All 18 members of the Georgia University Board of Regents signed a statement Tuesday, declaring that the current gun laws best serve the interests and safety of students, faculty and staff in the university system. The statement was also supported by the system’s 31 college and university presidents. They are opposed to a section of House Bill 512, which would allow weapons to be carried on college campuses.
“We are deeply concerned about proposed legislation in the Georgia General Assembly that would permit firearms on our campuses — in our classrooms, student centers and our academic and administrative buildings,” the regents’ letter said. “We firmly believe the current law promotes a safe learning environment for our students and working environment for our faculty and staff. Our unanimous recommendation is to retain the law in its current form. We kindly ask that the legislature consider our request.”
Brad Robinson, spokesman for Gov. Nathan Deal’s office, said Wednesday that the governor doesn’t comment on pending legislation.
“The governor has only addressed one portion of the bill,” Robinson said. “That part would better flag people deemed an imminent danger to themselves or others in background checks.”
All of Carroll County’s state House members voted for HB 512, which passed by a 117-56 vote. The bill is now in the Senate Judiciary Non-Civil Committee. In addition to allowing guns on college campuses, it would allow carry permit holders to carry their weapons into bars, churches, non-secure airport areas, certain government buildings and several other public places. Current law allows college students to only store weapons in locked cars on campus.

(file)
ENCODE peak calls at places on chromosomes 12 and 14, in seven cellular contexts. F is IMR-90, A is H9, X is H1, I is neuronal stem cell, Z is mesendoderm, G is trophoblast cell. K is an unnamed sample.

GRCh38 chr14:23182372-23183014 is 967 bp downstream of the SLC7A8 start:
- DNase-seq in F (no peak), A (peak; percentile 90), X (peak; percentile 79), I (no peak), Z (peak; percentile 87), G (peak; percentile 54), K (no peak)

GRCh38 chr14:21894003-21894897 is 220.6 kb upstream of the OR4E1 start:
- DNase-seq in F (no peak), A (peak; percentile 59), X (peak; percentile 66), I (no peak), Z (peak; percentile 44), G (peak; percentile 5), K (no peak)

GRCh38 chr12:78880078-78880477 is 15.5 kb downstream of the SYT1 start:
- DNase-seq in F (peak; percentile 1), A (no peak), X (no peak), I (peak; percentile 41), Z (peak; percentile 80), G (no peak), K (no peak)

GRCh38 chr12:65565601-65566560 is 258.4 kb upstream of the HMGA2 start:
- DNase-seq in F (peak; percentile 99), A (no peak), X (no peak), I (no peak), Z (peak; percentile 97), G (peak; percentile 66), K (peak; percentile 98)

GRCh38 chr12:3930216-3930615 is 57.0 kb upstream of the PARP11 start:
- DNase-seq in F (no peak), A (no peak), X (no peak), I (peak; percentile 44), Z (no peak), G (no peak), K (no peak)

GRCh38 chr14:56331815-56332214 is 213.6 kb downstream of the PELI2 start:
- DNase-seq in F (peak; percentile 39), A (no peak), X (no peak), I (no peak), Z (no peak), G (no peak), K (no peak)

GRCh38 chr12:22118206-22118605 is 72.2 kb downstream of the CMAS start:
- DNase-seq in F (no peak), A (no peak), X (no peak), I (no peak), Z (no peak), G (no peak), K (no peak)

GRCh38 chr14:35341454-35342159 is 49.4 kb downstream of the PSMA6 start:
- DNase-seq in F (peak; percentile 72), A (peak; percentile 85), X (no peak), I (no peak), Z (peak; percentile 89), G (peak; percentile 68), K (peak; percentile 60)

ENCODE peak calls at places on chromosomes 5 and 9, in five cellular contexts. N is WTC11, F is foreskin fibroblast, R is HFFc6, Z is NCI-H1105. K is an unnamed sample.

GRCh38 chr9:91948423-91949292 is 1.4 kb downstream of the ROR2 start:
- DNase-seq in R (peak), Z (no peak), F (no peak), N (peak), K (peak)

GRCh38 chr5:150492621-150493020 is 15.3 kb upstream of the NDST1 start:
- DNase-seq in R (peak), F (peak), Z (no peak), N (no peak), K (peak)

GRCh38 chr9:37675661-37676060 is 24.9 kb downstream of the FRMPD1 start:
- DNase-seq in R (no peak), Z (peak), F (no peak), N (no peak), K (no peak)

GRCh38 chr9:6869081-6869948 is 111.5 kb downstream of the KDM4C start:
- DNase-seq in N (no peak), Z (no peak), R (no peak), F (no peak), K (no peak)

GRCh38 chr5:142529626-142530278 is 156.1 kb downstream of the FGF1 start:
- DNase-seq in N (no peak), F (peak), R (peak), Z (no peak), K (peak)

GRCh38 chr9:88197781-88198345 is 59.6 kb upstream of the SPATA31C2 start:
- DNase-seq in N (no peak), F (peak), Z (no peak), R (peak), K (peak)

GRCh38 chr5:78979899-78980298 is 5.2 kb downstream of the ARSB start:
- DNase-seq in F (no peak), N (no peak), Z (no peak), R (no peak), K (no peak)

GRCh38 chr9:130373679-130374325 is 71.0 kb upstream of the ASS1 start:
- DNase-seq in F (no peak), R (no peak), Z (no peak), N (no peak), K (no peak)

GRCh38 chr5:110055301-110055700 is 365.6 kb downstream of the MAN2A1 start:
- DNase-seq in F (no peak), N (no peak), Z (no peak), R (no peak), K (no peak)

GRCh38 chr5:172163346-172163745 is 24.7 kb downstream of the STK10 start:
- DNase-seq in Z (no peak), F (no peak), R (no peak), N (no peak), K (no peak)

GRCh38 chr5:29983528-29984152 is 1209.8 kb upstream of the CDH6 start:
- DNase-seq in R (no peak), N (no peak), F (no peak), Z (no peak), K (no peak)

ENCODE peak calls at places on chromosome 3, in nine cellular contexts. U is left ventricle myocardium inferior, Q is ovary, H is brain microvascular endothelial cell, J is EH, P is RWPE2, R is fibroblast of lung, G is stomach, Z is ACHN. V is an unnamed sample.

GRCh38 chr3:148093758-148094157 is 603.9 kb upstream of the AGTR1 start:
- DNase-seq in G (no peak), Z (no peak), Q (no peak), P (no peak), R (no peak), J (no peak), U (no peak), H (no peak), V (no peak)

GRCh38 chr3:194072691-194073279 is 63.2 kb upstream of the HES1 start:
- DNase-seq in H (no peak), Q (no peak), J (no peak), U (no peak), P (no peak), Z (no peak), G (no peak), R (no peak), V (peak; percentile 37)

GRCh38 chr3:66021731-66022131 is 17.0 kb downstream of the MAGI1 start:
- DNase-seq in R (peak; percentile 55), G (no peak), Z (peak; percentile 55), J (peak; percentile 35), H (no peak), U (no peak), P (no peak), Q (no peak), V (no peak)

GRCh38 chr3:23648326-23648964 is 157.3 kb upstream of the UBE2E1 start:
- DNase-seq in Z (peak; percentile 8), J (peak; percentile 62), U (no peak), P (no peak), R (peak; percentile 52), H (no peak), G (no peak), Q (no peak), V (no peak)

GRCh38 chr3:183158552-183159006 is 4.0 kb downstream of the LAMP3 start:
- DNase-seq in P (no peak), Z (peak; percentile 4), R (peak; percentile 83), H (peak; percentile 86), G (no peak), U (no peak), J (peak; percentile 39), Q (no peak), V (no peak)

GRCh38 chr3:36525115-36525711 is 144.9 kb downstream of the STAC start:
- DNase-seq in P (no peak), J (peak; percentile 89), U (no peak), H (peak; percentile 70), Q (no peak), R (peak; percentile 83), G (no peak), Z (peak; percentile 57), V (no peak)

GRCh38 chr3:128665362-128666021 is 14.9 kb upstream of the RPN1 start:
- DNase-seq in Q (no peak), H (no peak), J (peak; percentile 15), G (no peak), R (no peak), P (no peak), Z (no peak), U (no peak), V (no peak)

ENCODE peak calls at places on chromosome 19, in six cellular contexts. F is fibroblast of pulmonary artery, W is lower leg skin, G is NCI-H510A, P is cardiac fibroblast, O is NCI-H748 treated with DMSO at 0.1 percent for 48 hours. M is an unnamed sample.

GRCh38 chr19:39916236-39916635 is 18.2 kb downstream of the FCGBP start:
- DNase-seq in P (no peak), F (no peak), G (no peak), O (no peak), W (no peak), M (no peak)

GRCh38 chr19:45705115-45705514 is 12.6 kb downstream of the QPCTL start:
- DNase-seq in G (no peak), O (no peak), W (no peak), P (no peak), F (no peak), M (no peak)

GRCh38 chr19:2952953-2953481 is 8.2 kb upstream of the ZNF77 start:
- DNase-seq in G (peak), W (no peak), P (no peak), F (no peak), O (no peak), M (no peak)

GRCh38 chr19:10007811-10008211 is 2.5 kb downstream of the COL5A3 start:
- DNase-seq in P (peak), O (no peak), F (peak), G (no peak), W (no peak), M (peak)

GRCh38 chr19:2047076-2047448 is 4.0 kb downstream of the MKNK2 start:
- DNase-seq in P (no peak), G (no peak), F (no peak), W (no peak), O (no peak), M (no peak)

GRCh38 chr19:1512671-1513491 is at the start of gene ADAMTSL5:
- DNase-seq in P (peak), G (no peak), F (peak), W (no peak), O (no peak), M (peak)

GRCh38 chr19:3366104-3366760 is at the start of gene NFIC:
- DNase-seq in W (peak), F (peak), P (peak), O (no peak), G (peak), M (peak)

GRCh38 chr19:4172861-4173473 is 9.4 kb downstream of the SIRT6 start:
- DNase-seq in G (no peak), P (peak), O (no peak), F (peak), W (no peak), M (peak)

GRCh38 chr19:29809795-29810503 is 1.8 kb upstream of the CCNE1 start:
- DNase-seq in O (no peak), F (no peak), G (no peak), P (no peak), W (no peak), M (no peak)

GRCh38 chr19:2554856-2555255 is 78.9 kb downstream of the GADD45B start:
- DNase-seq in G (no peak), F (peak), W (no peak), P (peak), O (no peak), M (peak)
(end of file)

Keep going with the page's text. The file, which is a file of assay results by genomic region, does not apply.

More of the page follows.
One of the bill’s local supporters, District 18 Rep. Kevin Cooke, R-Carrollton, was unwavering Wednesday in his belief in the legislation.
“The Board of Regents is as entitled to their opinion, as any other organization, but I remain committed to supporting HB 512,” Cooke told the Times-Georgian by email. “It is important to remind Georgians that the campus carry provision is limited to carry and conceal permit holders who are over the age of 21. Carrying is prohibited in housing facilities and at athletic events.
“This is an attempt by the Board of Regents to limit the Second Amendment rights of carry and conceal permit holders to protect themselves on campuses. The issue here is simple. The Board of Regents is charged with the oversight of Georgia’s public universities and colleges. As elected officials, part of our job is make laws and set policy to protect the liberties of our constituents.”
Legislation passed in 2010 added places where permit holders could carry weapons, but specifically excluded churches, colleges and schools.
House Bill 512 has the support of the gun rights group, Georgia Carry.org, which has been working since 2010 to expand areas where guns can be taken.
James Camp of Temple, a GeorgiaCarry.org founder, said after HB 512 passed the House that he was happy with the majority of the bill’s provisions.
“It does go to great lengths to restore Second Amendment rights, especially to people who have carry rights and would be able to carry weapons more places, especially college campuses,” Camp said on March 8. “It’s a step in the right direction.”
However, Camp said he does has an issue with an amendment added by the Rules Committee that allows a law enforcement officer who feels someone poses a threat to submit the person’s name to the national instant criminal check system and stop that person from buying a weapon or getting a carry permit.
“It disqualifies them, just on somebody’s word,” he said. “It denies them due process since there’s no court or judge to look at the facts. GeorgiaCarry will try to get that amendment removed from the Senate bill.”